Separated Parents and Care Arrangements – COVID-19

During times of stress, such as during the COVID-19 pandemic, parenting when separated can become more challenging. There are a number of uncertainties that parents must deal with whilst caring for children who may be anxious and stressed. Parents themselves may also be anxious and stressed. It is important that parents continue to make decisions during this time that are focused on the best interests of the children.

This fact sheet contains suggestions for separated parents in caring for their children and meeting their legal obligations during the COVID-19 challenges.

Am I allowed to take my children to changeover?

Yes. The restriction on travel announced on 30 March 2020 specifically states that parents/carers are able to travel within Tasmania to attend changeover. At all times the other directions given must be complied with (such as avoiding mass gatherings). This means that there must not be gatherings of more than 2 people from different households in the same location in public and each person must keep 1.5m apart. If you attend changeover at a public place then the children should simply move from one parent to the other and this should be done as quickly as possible.

Do I have to comply with Court Orders or a Parenting Plan?

Yes. The Court expects that Orders will be complied with. There will be circumstances that arise that genuinely makes it not possible to strictly comply with Orders or Parenting Plan. Those circumstances will be such as when a contact centre is closed, when changeover is to be at a school which is now closed or where interstate travel is required.

Do I have to comply if I think that the other parent has COVID-19 or may have been exposed to COVID-19?

No, provided that the parent withholding the child has genuine safety concerns for the child as the parent, or someone in close contact with that parent, has been exposed to COVID-19. It is not sufficient to simply not trust that the other parent may not comply with the current restrictions. The Courts will presume, unless you are able to prove otherwise, that a parent will comply with the restrictions.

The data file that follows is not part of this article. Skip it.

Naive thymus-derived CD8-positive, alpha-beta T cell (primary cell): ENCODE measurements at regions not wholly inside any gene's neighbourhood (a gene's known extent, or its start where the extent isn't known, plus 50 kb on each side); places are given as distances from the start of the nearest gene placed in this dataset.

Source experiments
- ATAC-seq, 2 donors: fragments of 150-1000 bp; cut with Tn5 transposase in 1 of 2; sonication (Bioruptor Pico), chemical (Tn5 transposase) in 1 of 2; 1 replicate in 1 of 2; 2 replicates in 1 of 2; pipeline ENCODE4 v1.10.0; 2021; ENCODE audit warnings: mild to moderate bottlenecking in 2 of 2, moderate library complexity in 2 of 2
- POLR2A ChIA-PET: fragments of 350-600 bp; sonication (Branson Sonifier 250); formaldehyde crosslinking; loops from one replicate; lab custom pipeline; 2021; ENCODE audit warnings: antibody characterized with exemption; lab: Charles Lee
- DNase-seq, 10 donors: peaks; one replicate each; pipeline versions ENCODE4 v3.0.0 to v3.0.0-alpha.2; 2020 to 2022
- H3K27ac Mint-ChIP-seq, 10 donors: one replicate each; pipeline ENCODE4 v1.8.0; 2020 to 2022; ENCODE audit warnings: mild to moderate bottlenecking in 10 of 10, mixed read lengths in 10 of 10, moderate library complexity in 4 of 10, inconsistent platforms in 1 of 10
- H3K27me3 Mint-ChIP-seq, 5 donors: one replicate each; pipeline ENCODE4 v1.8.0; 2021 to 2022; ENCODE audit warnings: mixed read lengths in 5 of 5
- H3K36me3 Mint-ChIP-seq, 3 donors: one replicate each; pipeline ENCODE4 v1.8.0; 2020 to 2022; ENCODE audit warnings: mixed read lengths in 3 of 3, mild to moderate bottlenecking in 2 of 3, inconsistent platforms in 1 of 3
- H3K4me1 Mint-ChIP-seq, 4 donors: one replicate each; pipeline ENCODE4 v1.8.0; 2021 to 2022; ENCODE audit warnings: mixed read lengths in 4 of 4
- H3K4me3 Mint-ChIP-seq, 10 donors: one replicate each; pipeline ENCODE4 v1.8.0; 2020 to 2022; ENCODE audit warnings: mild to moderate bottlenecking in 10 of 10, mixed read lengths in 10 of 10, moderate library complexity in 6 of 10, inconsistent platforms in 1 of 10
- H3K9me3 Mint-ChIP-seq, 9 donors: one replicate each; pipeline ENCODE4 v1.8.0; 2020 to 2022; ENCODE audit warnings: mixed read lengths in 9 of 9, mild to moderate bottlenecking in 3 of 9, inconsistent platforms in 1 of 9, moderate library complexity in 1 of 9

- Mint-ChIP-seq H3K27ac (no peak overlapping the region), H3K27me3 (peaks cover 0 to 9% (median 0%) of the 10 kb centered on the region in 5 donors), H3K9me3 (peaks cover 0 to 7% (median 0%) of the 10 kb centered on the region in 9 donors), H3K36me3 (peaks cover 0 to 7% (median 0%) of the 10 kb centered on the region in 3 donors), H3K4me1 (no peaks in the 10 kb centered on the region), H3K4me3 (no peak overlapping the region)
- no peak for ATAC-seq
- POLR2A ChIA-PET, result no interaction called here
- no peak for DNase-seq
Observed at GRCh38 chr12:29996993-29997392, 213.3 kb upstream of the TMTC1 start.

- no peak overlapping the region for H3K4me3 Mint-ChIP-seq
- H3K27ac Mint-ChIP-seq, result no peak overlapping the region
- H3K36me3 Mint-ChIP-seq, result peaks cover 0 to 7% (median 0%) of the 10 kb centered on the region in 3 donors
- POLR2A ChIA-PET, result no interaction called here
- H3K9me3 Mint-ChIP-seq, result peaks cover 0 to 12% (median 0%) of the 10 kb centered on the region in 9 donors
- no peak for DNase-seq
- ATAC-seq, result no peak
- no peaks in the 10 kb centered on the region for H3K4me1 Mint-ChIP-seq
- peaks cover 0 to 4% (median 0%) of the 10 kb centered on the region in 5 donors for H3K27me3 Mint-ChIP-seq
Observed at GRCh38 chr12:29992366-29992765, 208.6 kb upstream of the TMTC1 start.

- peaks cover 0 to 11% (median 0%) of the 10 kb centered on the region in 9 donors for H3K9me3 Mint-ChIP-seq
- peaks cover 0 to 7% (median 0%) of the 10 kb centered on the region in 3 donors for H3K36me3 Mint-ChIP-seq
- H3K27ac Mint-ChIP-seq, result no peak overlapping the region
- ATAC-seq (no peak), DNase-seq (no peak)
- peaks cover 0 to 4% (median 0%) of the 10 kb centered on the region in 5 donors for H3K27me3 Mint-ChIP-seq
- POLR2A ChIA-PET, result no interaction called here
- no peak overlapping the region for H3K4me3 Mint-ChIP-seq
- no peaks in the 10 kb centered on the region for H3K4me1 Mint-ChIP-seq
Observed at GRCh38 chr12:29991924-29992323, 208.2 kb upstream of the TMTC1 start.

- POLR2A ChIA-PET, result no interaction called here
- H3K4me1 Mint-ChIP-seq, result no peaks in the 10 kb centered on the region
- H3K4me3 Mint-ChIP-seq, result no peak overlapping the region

What do I do if I want to change the parenting arrangements?

Communicate. This should be with the other parent, provided it is safe to do so. Both parents should focus on finding a practical solution to their circumstances to enable the child to continue to have a meaningful relationship with both of their parents. Each parent needs to consider the situation, including the other parent’s proposals, sensibly and reasonably.

 What are the guiding principles for alternative arrangements?

The safety and best interests (as defined in the Family Law Act) of the child should be the principle consideration for both of the parents. Each parent should appreciate the concerns of the other parent and of the child. This may include, for example, that family members are important to children and that they (or the other parent) may be concerned about the risks of transmission of infection to vulnerable members of the family.

What do I do if an alternative arrangement can be agreed?

Put it in writing to the other parent. This is easiest done by text, email, messenger or similar. Be as specific as you can. For example, if the children and the parent are to communicate by FaceTime – state clearly the day, time and who is to call who.

Where can I get more information and advice?

If parents are not able to resolve their parenting issues then they can seek assistance from:-

Your lawyer

Legal Aid Advice Line - 1300 366 611

Family Advocacy Support Service - 1800 431 157

What if we can’t agree?

The Courts are continuing to operate however there may be delays. Parents are encouraged to try and resolve their issues, if it is safe to do so, by way of

Negotiation between the parents

Getting advice (see previous question)

Family Dispute Resolution - to arrange call the Legal Aid Advice Line or your lawyer

Court - are currently remaining in operation but not in face to face format. The requirement for the parties to attempt to resolve the dispute prior to making an application to Court remains in place. If you are considering making an application to Court please seek legal advice.

If you or your children are in immediate danger contact the police and seek medical advice if required.

Last updated: 13-April-2021